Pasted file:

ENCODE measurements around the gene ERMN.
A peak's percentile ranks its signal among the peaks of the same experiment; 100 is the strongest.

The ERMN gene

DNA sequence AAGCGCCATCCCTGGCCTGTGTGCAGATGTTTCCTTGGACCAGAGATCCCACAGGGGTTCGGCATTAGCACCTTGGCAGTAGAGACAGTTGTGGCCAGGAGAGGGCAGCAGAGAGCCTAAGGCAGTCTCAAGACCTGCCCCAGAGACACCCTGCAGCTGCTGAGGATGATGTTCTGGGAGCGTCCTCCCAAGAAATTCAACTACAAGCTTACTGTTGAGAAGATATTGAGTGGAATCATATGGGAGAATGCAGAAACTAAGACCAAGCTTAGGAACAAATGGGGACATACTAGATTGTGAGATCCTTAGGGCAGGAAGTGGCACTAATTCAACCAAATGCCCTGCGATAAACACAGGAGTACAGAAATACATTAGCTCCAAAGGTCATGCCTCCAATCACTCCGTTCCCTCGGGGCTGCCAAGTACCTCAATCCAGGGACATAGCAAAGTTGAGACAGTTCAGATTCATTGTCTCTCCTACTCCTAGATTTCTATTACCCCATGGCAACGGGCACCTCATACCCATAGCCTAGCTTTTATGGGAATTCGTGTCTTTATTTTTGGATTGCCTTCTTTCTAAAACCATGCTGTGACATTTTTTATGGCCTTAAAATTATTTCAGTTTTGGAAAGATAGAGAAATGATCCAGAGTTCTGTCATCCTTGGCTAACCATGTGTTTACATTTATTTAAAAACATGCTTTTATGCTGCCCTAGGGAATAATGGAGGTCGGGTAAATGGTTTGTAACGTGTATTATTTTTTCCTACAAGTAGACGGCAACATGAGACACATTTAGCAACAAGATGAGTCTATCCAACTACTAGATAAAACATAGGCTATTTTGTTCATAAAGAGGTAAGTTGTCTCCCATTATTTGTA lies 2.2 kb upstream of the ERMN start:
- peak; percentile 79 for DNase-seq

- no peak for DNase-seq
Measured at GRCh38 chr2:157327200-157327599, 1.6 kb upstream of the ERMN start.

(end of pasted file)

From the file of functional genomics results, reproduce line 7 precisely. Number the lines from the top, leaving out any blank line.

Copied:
Measured at GRCh38 chr2:157327200-157327599, 1.6 kb upstream of the ERMN start.